4.3. Limitations

The findings should be interpreted with caution because of the following limitations. First, the data are cross-sectional design; it was impossible to conclude the causal relationship between internet use and depressive symptoms, and subsequent studies should use longitudinal analysis or randomized controlled trials to test the causal effect. Second, depressive symptoms used for the analyses were based on a self-report questionnaire, increasing the possibility of recall bias. Besides, the score of the CES-D scale can evaluate the depressive symptoms of older adults, which cannot be used to judge whether older adults suffer from depression. Third, owing to the limitations of the questionnaires, the analysis only included four types of online activities. The specific contribution of many common online activities to overall depressive symptoms during aging remains unclear. Fourth, the data reanalysis scheme inevitably has limitations in variable measurement. Although there is no clear standard on how to quantify internet skills, the variables selected and constructed in this study are still limited due to the limitations of the data itself, and subsequent studies should consider more accurate and in-depth measurement and analysis.

4.4. Implications for public health

This study finds that information technology is a double-edged sword, as it contributes to successful aging on the one hand and brings back harmful effects on the other. Therefore, how to let older adults thoroughly enjoy digital benefits and a better quality of life in old age while avoiding the dark side of the Internet is an essential issue that the whole society should discuss and solve together in the digital age. From the public perspective, the government, community, and families should participate together: the government should formulate relevant policies to provide institutional protection for older adults to use the Internet; the community should strengthen internet safety propaganda and actively organize internet use training; families should participate in improving internet use literacy of old persons, pay attention to internet use behavior of older adults, and reduce the infringement of certain internet use behaviors on the family network.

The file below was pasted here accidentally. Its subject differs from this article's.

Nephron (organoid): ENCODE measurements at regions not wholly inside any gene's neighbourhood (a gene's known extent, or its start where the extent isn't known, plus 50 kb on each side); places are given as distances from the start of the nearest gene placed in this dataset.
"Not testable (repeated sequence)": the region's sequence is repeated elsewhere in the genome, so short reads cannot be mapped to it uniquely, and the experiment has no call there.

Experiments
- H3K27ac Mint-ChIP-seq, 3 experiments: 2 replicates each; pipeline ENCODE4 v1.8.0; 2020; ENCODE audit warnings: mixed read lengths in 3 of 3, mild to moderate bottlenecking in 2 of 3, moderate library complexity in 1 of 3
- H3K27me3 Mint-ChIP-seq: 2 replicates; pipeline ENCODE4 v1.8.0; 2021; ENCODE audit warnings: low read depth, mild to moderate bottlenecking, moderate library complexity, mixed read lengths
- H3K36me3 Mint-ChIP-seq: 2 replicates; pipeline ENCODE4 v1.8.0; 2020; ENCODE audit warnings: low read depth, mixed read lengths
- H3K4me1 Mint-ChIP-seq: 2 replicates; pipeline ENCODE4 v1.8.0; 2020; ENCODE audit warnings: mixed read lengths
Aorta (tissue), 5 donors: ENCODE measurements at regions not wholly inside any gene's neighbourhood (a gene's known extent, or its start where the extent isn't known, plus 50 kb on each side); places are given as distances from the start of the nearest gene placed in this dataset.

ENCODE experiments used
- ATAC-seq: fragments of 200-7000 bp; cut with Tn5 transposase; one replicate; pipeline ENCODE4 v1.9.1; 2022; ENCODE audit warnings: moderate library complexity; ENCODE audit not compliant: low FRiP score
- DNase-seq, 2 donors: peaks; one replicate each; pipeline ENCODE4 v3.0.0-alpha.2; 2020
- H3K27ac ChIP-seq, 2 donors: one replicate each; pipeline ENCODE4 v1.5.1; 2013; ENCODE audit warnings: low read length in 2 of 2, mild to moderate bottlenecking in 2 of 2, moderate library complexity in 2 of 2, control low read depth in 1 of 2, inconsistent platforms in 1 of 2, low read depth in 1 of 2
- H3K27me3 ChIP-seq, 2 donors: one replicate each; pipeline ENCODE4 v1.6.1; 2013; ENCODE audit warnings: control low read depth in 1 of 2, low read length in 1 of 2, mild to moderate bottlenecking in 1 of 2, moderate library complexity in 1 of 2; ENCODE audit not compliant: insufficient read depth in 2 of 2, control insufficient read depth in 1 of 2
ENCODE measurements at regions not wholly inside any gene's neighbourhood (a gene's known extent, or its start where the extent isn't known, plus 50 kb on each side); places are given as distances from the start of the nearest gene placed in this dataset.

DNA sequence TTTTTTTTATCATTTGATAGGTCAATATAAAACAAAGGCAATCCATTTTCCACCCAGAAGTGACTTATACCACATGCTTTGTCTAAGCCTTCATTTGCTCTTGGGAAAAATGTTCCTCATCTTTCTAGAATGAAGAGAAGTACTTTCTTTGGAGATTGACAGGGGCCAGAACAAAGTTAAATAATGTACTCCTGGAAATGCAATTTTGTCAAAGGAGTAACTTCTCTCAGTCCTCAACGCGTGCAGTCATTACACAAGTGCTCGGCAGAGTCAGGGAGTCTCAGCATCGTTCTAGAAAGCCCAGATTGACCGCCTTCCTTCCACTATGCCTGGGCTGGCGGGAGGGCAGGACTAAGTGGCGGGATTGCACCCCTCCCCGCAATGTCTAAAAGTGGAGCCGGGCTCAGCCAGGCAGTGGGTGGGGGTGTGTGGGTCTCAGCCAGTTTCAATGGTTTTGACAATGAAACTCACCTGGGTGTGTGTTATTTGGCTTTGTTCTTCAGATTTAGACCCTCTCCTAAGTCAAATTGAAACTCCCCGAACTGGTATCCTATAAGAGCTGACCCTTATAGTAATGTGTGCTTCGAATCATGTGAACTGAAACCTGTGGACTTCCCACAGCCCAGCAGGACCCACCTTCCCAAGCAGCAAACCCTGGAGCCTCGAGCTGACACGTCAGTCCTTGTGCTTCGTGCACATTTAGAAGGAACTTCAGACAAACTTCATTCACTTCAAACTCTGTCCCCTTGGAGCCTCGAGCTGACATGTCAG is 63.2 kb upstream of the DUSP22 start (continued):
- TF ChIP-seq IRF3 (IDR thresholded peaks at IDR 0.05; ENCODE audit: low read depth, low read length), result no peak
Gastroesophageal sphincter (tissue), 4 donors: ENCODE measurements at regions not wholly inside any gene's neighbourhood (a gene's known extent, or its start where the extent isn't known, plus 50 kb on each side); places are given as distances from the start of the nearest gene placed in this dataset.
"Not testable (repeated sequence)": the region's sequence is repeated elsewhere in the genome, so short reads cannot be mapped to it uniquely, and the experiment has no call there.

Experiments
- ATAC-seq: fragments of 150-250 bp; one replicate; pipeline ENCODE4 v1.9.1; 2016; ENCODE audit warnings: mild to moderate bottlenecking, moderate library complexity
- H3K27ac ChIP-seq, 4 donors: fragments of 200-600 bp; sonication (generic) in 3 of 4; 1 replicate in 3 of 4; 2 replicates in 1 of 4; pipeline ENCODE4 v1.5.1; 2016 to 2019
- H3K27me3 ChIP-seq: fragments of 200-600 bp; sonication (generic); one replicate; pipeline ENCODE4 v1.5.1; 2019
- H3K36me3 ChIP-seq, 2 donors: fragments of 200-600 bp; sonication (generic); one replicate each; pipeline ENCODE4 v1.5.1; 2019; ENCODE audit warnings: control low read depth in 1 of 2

Data availability statement

The original contributions presented in the study are included in the article/supplementary material, further inquiries can be directed to the corresponding author.

Author contributions

AM and SY planned the study, performed the data analysis, and wrote the paper. ZL provided comments on the changes. All authors contributed to the article and approved the submitted version.

Funding

This work was supported by the National Natural Science Foundation of China (No. 71874059) and the National Key Research and Development Plan of China (No. 2020YFC2006000).

Acknowledgments

The authors thank the China Family Panel Studies (CFPS), National School of Development at Peking University for providing the CFPS data. Site: http://www.isss.pku.edu.cn/cfps/index.htm.

Conflict of interest

The authors declare that the research was conducted in the absence of any commercial or financial relationships that could be construed as a potential conflict of interest.

Publisher's note

All claims expressed in this article are solely those of the authors and do not necessarily represent those of their affiliated organizations, or those of the publisher, the editors and the reviewers. Any product that may be evaluated in this article, or claim that may be made by its manufacturer, is not guaranteed or endorsed by the publisher.

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Keywords: dark side of information technology use, internet use, depressive symptoms, aged, China, negative results

Citation: Mu A, Yuan S and Liu Z (2023) Internet use and depressive symptoms among Chinese older adults: Two sides of internet use. Front. Public Health 11:1149872. doi: 10.3389/fpubh.2023.1149872

Received: 23 January 2023; Accepted: 16 February 2023;
Published: 09 March 2023.

Edited by:

Aleksandar Višnjić, University of Niš, Serbia

Reviewed by:

Jovana Milošević, University of Pristina, Serbia
Tamara Jovanović, University of Niš, Serbia

Copyright © 2023 Mu, Yuan and Liu. This is an open-access article distributed under the terms of the Creative Commons Attribution License (CC BY). The use, distribution or reproduction in other forums is permitted, provided the original author(s) and the copyright owner(s) are credited and that the original publication in this journal is cited, in accordance with accepted academic practice. No use, distribution or reproduction is permitted which does not comply with these terms.

*Correspondence: Zhiyong Liu, zhiyongliu@hust.edu.cn

These authors have contributed equally to this work and share first authorship

Disclaimer: All claims expressed in this article are solely those of the authors and do not necessarily represent those of their affiliated organizations, or those of the publisher, the editors and the reviewers. Any product that may be evaluated in this article or claim that may be made by its manufacturer is not guaranteed or endorsed by the publisher.